Astrocyte Cell Culture

Primary rat optic nerve head astrocyte cultures were grown based on a protocol modified from Mandal et al. (2009). The optic nerve proximal to the sclera, defined as the optic nerve head, was obtained from rat pups PD3-5 of both genders; rat astrocytes grew much more efficiently when obtained from neonatal material. This optic nerve head tissue was digested for 1 h using 0.25% trypsin (Invitrogen), with periodic trituration to create a cell suspension. Cells were washed once with Dulbecco’s modified Eagle’s medium (DMEM)/F12 containing 10% of fetal bovine serum (FBS), re-suspended in DMEM/F12, 10% FBS, 1% penicillin/streptomycin, and 25 ng/mL epidermal growth factor (#E4127, Sigma–Aldrich) plated on 35 mm culture dishes and grown at 37°C, 5.5% CO2. Cultures were found to contain >99% astrocytes, as defined by glial fibrillary acidic protein (GFAP) immunofluorescence staining. Cells were generally used at passages 2–5. Mouse optic nerve head astrocyte tissue was collected from 3-month-old C57BL/6J and P2X7-/- mice of both genders using a similar protocol but with only 35 min of trypsin incubation; mouse neonates were not used as the tissues were too small to be handled appropriately.

Swelling Isolated Astrocytes

Rat and mouse optic nerve head astrocytes were subcultured onto plastic 6-well plates and grown until confluent. Cells were incubated in control isotonic solution containing (in mM) 105 NaCl, 5 KCl, 4 NaHEPES, 6 HEPES acid, 1.3 CaCl2, 5 glucose, 5 NaHCO3 and 60 mannitol, pH 7.4 or in solution made 30% hypotonic solution by addition of dH20, for 4 h in the tissue culture incubator. Cells were pretreated with inhibitors Bay 11-7082 (4 μM), Brilliant blue G (BBG, 10 μM), A839977 (50 nM, Tocris Bioscience), A740003 (5 μM, Tocris Bioscience), carbenoxolone (10 μM, #C4790), probenecid (1 mM, #P8761) or 10Panx1 and scrambled peptide (100 μM, #3348 and #3708, respectively, Tocris Bioscience) for 1 h before adding test solutions. RNA was extracted immediately after the 4 h treatment.

In Vitro Stretch Experiments

Isolated rat optic nerve head astrocytes were plated on silicone substrates coated with collagen 1 (Flexcell biaxial six-well plate #BF-3001C, Flexcell International Corp.) for 6–7 days until confluent. After replacing medium with isotonic solution, cells were exposed to square strain of 16% at 0.3 Hz for 4 h in the tissue culture incubator using a vacuum with the Flexcell FX-5000 Tension System (Flexcell International Corp.). Control cells were cultured on similar plates and kept in the same incubator without stretch. RNA was extracted immediately after the 4 h stretch period.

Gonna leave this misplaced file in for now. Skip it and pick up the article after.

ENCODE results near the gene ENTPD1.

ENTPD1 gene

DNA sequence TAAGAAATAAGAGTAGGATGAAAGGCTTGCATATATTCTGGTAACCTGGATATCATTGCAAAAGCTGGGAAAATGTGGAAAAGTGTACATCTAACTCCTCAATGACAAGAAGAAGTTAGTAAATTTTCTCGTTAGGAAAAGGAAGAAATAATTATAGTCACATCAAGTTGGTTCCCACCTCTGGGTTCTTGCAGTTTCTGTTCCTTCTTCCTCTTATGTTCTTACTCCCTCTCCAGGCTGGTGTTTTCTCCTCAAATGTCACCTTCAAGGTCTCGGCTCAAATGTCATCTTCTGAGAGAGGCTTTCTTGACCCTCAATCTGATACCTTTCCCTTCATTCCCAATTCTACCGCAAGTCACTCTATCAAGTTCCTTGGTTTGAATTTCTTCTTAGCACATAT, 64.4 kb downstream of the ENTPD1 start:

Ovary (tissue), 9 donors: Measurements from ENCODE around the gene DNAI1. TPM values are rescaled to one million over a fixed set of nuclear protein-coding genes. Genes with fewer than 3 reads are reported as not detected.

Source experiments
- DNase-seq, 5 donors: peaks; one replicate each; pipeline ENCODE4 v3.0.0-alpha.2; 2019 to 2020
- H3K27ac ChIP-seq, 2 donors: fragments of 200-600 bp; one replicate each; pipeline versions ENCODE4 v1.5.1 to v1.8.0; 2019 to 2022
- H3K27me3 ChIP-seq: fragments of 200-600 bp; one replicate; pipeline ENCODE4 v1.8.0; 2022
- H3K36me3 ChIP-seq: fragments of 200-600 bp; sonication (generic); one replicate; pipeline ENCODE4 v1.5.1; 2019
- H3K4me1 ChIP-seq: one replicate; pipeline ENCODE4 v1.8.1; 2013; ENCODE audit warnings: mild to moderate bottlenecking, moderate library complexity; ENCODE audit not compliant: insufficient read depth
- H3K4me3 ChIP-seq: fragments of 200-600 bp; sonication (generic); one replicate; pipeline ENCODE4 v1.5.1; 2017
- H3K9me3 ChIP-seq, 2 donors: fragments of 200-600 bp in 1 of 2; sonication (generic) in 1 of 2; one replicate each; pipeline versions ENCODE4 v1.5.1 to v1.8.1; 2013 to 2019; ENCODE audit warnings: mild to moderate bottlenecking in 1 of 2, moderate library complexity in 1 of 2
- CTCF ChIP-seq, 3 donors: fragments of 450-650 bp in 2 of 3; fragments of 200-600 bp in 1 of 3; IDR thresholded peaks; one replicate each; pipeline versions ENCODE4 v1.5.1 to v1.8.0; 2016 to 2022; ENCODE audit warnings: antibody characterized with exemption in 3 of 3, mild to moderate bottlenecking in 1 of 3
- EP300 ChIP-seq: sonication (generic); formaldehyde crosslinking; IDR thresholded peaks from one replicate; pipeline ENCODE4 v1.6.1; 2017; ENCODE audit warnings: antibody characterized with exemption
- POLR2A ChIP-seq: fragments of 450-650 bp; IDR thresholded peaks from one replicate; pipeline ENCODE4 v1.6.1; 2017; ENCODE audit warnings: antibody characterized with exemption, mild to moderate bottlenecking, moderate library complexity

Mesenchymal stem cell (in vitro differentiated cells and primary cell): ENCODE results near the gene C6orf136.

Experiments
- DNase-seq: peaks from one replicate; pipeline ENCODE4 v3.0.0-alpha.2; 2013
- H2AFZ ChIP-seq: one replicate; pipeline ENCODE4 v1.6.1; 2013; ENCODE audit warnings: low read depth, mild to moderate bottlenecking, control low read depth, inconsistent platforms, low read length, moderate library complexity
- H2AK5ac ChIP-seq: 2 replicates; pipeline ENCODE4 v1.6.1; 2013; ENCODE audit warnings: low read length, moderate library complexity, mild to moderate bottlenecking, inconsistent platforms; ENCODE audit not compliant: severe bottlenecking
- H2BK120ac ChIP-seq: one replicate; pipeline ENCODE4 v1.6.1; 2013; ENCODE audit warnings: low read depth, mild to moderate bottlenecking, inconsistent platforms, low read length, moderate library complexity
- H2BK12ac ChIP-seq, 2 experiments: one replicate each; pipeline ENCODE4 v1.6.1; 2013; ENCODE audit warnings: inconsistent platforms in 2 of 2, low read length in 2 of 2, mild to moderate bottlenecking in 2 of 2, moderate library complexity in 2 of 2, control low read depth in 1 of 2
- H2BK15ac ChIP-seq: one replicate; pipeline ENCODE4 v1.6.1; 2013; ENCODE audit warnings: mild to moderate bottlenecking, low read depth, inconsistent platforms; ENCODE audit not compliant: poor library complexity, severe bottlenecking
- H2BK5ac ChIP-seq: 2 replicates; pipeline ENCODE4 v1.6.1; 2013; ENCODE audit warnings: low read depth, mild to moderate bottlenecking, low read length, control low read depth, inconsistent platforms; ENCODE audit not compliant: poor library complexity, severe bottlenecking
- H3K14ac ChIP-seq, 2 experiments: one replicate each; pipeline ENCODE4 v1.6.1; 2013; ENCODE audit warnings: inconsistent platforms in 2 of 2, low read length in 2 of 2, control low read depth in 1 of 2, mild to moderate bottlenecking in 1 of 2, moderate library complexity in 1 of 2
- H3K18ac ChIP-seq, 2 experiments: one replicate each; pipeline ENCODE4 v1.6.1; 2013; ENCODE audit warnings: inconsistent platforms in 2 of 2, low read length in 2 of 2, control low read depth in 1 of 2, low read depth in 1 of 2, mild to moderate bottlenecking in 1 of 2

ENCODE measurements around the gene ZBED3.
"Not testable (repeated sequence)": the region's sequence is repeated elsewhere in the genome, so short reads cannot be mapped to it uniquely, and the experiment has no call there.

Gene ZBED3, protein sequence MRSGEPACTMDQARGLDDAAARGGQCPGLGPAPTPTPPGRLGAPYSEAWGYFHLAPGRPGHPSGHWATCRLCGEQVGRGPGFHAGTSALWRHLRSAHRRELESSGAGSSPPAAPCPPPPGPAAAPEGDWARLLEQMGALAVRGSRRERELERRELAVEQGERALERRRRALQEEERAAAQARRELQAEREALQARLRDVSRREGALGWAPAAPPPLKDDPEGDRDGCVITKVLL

Quantitative PCR

RNA was extracted from astrocytes or retinas by homogenizing in 1 ml TRIzol reagent (Invitrogen), with total RNA purified using a RNeasy mini kit (#79254, Qiagen, Inc., Germantown, MD, United States). RNA concentration and purity were assessed using a Nanodrop spectrophotometer (Thermo Scientific). cDNA was synthesized from 1 μg of total RNA per reaction using the High Capacity cDNA Reverse Transcription Kit (#4368814, Applied Biosystems) at 25°C for 10 min, 37°C for 120 min and terminated at 85°C for 5 min. The Quantitative Polymerase Chain Reaction (qPCR) was performed using SYBR Green and the 7300 RealTimePCR system (Applied Biosystems Corp.), starting with 50°C for 2 min and 95°C for 10 min, followed by 40 cycles at 95°C for 15 s and 60°C for 1 min, and concluding with 15 s at 95°C, 60°C for 1 min and 95°C for 15 s to ensure a single product on melting curves; 0.5 μl of cDNA was used per well, except for in vitro analysis of IL-1β in which 1 μl was used. All data were analyzed using the ΔΔCt approach as described previously (Coffey et al., 2014). Primers used are described in Table 1.

TABLE 1
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TABLE 1. Primers used for qPCR.

For the PCR gel used in genotyping, RNA was extracted from confluent wild type and P2X7-/- mouse optic nerve head astrocytes and converted to cDNA as above. PCR amplification reaction included 10 μl REDExtract-N-Amp PCR Reaction mixture (#XNATS, Sigma–Aldrich) with 4 μl of the cDNA, 2 μl H2O and 2 μl of the P2X7 receptor primer (10 μM) (Table 1). cDNA was denatured at 94°C for 3 min, followed by 35 PCR cycles. Each consists of three steps: 94°C for 45 s, 65°C for 1 min, and 72°C for 1 min. Final extension was set at 72°C for 10 min. PCR products were detected by 1% (w/v) agarose gels using a 100 base pair DNA Ladder (#15628-019, Invitrogen).

Immunocytochemistry